If you walked up to me and said “Joey Votto is the best player in baseball”, I’d have a hard time finding a good argument against that. Heading into his twelfth season, Votto has been one of the most consistent players in the league. From 2007 on he’s played at least 110 games each year, with the exception of his rookie year and the injury-shortened 2014 season.
Using a summary of his last three years, you’ll see he’s been at or near the top in almost every major statistical category used to evaluate players.
Fourth in overall WAR
Second in Batting Average
First in On Base Percentage
First in BB/K rate
Third in Win Probability Added
Second in Weighted Runs Created Plus
Does Votto leave anything to be desired? Well, of qualified first basemen, he ranks 12th in DRS (3) and 16th in UZR/150 (2.6) since 2015. So if you could get on him for anything, it would be his fielding.
Hitting a baseball is one of the hardest feats to accomplish in any sport. I would venture to guess, whether you’re the pitcher or hitter, that a full count creates the most tension on the baseball field. I don’t think it takes a Bill James-like brain to figure out that 0-2 is a very tough situation to be in at the plate; the scales tipped heavily in the pitcher’s favor. Game tension is a fun energy to experience in baseball, which leads me to stick with looking into the more balanced full count.
Would you be surprised if I told you that no one has performed better in recent seasons under those conditions than Votto? But first, behold the predictable OPS under all two-strike counts!
Digging into the specifics of a full count, 30% of hitters get walked and 46% reach base. Votto is one of those 46%-ers. In fact, since 2015, no other hitter had a better wOBA under a full count than Votto.
Pretty impressive at the plate to begin with, every aspect of Votto’s at-bats are above average; needless to say, you’re going to have your work cut out for you when he comes to bat.
Votto has an advanced eye, which you can tell by only looking at his swings out of the zone; at least 10% lower than league average. On the other hand, he seems to make contact more than average when offering at those pitches. But, only achieves a paltry .219 when putting the ball in play. Regardless, pitchers have to be pretty careful with what they do to get him out lest he ends up on base and/or putting crooked numbers on the scoreboard. We’ll get to that in a minute.
Getting back to his production with a full count, we have three other hitters within reach of Votto. The qualifying threshold is 200 at-bats (regular and postseason), of which 28 hitters qualified. The following are tops in wOBA when faced with a full count. After that foursome, there is a very sharp drop off.
Votto and Carpenter are very close, 1 one thousandth of a point, but Votto has been in this position 111 times more. The averages keep them close but there is no way to be certain Carpenter could keep that number consistent as his at-bats go up.
No real correlation there but Votto and Bryant are the clear outliers; Carpenter and Trout are with them as well but are a bit further back in terms of pitches.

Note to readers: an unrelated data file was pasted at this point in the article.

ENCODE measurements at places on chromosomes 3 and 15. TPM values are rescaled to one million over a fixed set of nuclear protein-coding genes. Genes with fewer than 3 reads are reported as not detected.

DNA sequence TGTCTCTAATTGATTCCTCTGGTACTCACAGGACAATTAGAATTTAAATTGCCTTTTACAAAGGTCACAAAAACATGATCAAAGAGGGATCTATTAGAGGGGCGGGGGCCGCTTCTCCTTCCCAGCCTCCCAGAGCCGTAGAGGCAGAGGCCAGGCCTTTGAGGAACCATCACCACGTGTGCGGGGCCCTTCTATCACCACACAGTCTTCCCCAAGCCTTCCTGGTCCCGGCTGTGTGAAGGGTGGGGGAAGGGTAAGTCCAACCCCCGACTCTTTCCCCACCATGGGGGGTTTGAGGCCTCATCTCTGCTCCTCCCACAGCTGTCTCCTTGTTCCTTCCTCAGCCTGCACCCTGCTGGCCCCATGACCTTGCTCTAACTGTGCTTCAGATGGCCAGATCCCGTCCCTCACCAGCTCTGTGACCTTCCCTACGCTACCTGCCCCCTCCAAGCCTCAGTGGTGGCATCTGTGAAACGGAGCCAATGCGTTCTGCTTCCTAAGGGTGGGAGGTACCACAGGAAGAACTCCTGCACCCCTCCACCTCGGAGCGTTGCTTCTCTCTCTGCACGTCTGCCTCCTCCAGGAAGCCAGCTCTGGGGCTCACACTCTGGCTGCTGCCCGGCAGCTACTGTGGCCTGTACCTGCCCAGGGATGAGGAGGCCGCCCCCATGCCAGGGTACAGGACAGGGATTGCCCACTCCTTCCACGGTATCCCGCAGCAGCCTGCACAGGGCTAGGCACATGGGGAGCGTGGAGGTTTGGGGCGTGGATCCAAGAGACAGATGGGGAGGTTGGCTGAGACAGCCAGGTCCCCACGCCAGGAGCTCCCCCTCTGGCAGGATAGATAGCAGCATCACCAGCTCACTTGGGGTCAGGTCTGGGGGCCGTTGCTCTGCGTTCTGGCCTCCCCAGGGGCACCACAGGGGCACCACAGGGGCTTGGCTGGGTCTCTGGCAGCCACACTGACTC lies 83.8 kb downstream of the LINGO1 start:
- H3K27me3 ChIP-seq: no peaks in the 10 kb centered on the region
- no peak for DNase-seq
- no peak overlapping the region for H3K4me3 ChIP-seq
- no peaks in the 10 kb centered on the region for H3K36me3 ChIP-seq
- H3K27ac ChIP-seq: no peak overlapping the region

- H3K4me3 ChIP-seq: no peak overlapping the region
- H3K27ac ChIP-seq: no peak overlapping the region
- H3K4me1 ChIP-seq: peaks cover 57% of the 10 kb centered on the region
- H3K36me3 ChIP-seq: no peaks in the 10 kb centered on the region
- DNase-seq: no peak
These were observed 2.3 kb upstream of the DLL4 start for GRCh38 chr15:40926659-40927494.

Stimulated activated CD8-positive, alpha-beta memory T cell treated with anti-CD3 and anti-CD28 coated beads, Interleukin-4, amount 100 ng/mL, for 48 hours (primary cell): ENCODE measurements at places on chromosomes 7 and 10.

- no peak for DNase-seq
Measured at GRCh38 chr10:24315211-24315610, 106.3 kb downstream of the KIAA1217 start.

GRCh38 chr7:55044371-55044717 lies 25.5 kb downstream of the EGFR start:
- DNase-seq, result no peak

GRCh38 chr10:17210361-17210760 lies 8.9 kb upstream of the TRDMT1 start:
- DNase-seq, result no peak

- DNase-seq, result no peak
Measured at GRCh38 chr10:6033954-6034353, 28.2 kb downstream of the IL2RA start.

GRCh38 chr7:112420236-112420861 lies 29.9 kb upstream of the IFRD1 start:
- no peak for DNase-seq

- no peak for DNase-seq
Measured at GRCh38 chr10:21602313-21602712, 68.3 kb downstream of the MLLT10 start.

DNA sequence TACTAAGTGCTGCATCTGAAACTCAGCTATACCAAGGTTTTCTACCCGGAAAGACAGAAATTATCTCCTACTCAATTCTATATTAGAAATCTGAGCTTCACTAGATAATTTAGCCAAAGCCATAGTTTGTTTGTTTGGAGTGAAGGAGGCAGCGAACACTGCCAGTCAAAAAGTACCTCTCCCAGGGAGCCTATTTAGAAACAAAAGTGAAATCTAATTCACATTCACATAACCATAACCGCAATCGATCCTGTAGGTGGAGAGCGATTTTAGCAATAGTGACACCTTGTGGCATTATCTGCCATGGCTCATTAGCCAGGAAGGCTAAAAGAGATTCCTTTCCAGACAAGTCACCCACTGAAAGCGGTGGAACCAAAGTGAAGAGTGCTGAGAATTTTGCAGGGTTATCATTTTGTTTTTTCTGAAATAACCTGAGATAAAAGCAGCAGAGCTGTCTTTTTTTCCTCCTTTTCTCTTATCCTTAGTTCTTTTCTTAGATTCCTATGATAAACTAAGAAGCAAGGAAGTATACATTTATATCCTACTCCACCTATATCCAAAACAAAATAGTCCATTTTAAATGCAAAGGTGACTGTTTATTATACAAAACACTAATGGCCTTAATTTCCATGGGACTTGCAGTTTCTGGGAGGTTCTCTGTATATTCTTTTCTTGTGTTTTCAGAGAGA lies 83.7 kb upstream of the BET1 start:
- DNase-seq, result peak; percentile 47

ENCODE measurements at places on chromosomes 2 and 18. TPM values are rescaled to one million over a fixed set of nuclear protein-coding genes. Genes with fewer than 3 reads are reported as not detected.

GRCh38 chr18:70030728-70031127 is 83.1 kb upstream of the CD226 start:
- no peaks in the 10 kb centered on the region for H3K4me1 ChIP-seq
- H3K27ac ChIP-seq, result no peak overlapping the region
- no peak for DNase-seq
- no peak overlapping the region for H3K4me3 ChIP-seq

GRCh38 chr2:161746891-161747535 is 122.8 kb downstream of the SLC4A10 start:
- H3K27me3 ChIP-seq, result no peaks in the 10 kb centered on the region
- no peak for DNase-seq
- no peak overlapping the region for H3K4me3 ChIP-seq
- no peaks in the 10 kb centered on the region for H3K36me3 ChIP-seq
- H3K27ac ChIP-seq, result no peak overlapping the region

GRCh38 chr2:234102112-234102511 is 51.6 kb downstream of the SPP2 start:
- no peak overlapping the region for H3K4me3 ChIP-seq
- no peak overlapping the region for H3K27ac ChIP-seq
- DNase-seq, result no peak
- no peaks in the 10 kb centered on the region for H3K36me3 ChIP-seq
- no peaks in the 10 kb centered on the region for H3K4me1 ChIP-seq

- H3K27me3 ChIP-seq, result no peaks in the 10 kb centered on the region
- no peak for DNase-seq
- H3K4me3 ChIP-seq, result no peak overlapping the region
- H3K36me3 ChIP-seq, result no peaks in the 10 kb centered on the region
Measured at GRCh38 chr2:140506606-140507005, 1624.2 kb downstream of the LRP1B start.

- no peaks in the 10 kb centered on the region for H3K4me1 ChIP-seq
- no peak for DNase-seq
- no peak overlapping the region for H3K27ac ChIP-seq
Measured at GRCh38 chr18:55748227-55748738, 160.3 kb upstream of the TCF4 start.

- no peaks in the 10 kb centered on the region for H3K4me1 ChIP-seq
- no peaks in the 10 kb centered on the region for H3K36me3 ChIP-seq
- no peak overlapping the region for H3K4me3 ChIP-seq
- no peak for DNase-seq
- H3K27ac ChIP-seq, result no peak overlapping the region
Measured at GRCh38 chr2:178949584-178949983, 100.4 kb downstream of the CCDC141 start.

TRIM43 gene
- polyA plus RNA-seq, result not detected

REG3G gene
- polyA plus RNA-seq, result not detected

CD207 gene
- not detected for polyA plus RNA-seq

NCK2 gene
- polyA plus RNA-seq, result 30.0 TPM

Votto also has the highest percentage of 3-2 counts in terms of pitches faced with 7.12% of his pitches being delivered in that situation; again with a minimum of 200 ABs. That’s an attribute to his plate discipline but here’s where things get interesting.
When Votto is faced with a 3-2 count, look where the pitches he has to work with are concentrated.
Furthermore, take a look at his career batting average based on zone location.
For whatever reason, pitchers seem to be content delivering a 3-2 pitch right into Votto’s butter zone. To be specific, the three pitches thrown at him the most in a full count are:
34.8% Four-seam Fastballs
17.2% Two-seam Fastballs
Almost half of the pitches thrown are fastballs of the two and four-seam variety. Guess what Votto eats up?
Those are the pitches Votto has seen the most since 2015. Coincidently, they are not only the four he sees most in 3-2 counts but also, with the exception of the slider, the pitches he has the most success against.
There are some pitchers don’t throw a slider but what I don’t understand is why they try to beat him with a fastball almost 50% of the time. It obviously doesn’t work. I’ll try to quantify as best I can, the situations Votto comes to bat under. Just going on what I have in the previous charts, maybe there aren’t many high-leverage situations when its Votto’s turn to hit.
For his career, he’s come to the plate 2,683 times with runners on base; 1,528 of those are with runners in scoring position. For the former, his OPS is 1.026 and the latter 1.079.
To give context to how much more/less Votto comes up with runners on base, I used the 2015-2017 average season numbers of total at-bats and divided that by 750. The 750 is 25 players per 30 teams. That’s a loose guesstimate but I would presume that through a given season a team holds at least that many (different) hitters on average, taking into consideration promotions/demotions/injuries/etc. That gave me 107 plate appearances per season with runners on base for the average hitter.
Then I used Votto’s career 2,683 PAs with runners on and divided it by his 11 seasons to get an average of 244 PAs per year. So, he has runners on about 44% more than the average hitter each season. Where he hits in the order DOES help but you have to remember he’s been playing on, for his career, a pretty mediocre Reds offense.
And, as a footnote, his worse performances are with runners on second and third followed by bases loaded; he excels with runners only on second, third, or first AND second.
That tangent we just went on only answered part of the question. We can’t know what the score was, the leverage index and other minor variables. All of those could change the way Votto is pitched to given the particulars. But, for whatever reason, the best hitter in baseball under a full count does not seem to be challenged much at all.